Specialty Chemicals: There's One for Every Automotive Repair Job

Specialty Chemicals: There’s One for Every Automotive Repair Job

There’s virtually no part of the vehicle where a chemical isn’t used to aid in the repair or replacement of a component

Specialty chemicals are the magic elixir of the automotive industry. Some get a bad rap as “snake oils,” while others are tried and true and have been in use for decades.

There’s virtually no part of the vehicle where a chemical isn’t used to aid in the repair or replacement of a component. Think about the chemicals you use most. If we were hosting an episode of “Family Feud,” you can bet the top answer to the most common specialty chemical would be WD-40 (and they didn’t pay us to say it).

WD-40 is an oil spray lubricant with literally thousands of uses for the product, including many non-automotive applications. In 1953, the Rocket Chemical Co. and its staff of three tried to invent a rust-prevention product for use in the aerospace industry. It took the small team 40 attempts to come up with a “water-displacing” formula that worked. And it certainly worked well enough for cars, since it’s found in most shops and toolboxes today.

There’s a whole slew of penetrating oils available, but counter pros should be in the know when it comes to the top chemicals that customers need. Often, a customer will ask for something specific and other times you’ll need to recommend something. The bottom line is there’s no denying the place for chemicals in the store because they’re often needed to get the job done right.

Common Chemicals

Shops use chemicals every day. Some of these include solvents, lubricants, sealants and adhesives. Common solvents come in the familiar aerosol can and for cleaning carburetors, throttle bodies, mass airflow (MAF) sensors, brakes and electrical components and so on. Commonly used lubricants include penetrating oils, dry lubricants, greases and other lubricating products (but don’t include engine oil; that’s another category). Every shop should have an inventory of these kinds of automotive chemicals.

Selling chemicals to an automotive technician or shop can be challenging, because most of them go for performance over price or marketing, and some technicians and shops have their own sources of “specialized chemicals” that may come from other industries. There’s always that technician who swears by a certain brand or a product that no one else has. If you can find out what your customers prefer and try to stock it, you’ll go a long way with that customer down the road. It’s like stocking their favorite beer. It comes down to experience with a product and preference. DIYers are much more likely to go for the house brand or possibly name brands that are on sale.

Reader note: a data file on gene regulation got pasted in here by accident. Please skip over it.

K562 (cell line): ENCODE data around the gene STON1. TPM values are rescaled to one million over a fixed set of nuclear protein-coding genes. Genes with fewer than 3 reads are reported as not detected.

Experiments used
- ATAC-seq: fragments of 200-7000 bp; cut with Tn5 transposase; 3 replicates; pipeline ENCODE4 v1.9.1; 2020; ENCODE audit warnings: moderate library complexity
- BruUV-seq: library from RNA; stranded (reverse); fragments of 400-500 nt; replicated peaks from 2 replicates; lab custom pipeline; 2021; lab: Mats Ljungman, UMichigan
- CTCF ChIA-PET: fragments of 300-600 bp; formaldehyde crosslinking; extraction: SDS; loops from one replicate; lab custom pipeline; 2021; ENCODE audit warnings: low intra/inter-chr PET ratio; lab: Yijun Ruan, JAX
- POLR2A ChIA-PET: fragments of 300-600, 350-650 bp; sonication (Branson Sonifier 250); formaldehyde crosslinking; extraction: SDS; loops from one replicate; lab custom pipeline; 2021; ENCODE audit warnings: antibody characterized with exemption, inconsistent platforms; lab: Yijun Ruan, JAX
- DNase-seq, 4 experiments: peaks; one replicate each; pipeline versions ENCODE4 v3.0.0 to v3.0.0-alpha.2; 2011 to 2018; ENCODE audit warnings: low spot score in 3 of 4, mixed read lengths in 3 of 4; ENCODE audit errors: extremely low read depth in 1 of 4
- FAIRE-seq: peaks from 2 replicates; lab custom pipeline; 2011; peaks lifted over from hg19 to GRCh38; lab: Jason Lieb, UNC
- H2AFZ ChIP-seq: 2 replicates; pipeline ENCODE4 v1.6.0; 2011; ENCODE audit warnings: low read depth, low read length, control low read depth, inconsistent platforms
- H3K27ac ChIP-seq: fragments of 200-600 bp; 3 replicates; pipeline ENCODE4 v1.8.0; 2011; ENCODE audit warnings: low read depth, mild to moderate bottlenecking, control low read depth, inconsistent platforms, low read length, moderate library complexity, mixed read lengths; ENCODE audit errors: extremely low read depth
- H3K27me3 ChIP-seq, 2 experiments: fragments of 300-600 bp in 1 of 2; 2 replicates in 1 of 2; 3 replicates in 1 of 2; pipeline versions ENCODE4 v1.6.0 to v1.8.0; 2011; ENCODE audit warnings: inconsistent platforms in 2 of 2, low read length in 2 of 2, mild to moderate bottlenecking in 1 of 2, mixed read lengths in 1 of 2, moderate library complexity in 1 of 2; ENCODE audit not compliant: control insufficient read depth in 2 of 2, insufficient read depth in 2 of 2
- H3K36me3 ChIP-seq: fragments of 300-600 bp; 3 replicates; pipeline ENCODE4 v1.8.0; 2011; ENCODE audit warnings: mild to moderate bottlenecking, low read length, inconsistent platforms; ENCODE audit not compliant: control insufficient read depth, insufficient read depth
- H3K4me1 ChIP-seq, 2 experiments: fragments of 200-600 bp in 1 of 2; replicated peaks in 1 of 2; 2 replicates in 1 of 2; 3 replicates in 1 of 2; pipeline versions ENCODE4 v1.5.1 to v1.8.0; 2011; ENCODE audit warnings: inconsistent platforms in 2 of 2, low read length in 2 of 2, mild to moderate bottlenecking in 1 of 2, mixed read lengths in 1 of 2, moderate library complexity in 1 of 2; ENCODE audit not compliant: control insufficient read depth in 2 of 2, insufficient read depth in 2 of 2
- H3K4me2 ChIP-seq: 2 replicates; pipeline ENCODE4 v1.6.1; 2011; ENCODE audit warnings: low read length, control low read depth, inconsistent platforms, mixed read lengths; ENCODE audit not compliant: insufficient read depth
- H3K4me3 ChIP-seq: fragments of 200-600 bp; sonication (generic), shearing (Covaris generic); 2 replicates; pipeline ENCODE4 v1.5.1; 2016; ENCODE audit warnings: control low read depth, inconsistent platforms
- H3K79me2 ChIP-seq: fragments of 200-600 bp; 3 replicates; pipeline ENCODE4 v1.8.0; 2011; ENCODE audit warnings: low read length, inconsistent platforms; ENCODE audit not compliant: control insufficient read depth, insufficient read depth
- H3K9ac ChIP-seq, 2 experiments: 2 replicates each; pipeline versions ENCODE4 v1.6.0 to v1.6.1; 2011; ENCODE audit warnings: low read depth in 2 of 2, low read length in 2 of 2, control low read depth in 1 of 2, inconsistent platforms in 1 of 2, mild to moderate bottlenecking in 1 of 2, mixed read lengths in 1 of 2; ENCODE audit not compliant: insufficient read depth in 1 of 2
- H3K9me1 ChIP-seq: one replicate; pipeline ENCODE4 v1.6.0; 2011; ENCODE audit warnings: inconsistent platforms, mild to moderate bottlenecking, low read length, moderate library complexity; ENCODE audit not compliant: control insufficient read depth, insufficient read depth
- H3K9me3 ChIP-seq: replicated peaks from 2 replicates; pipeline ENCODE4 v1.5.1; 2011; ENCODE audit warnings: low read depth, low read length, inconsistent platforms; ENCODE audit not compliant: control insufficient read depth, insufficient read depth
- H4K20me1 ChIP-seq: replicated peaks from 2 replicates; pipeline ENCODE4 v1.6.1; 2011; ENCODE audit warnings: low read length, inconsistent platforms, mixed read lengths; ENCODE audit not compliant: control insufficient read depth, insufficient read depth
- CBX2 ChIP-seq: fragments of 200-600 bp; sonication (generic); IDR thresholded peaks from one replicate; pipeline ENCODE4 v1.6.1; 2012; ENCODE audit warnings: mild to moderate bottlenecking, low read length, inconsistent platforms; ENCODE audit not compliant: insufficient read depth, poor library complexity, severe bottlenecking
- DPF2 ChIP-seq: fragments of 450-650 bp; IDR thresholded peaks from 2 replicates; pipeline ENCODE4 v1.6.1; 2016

The packaging matters too. What kind of bottle and spray nozzle does it have? How easy is it to control where it sprays or how it dispenses? Does it make a mess of everything as soon as you open it? Technicians are more likely to be concerned about these details than a DIYer.

Counter pros also need to know about what chemicals should be used for specific types of jobs. Brake cleaner has many uses and not just for brake jobs, but it’s not the same as MAF cleaner. MAF sensors are very sensitive and should be cleaned with either an electrical contact cleaner or specialty cleaner just for these components.

Unless there’s unlimited shelf space in your store, make sure you’re putting the best products up front. Display the ones with special sales such as brake cleaner with an oil-change kit or a set of brake pads. Don’t sell snake oils or promise that a product will do something it won’t. Chemicals can’t fix major mechanical defects, so be sure your customer knows the truth about what they’re getting – you’ll be rewarded with a loyal customer.

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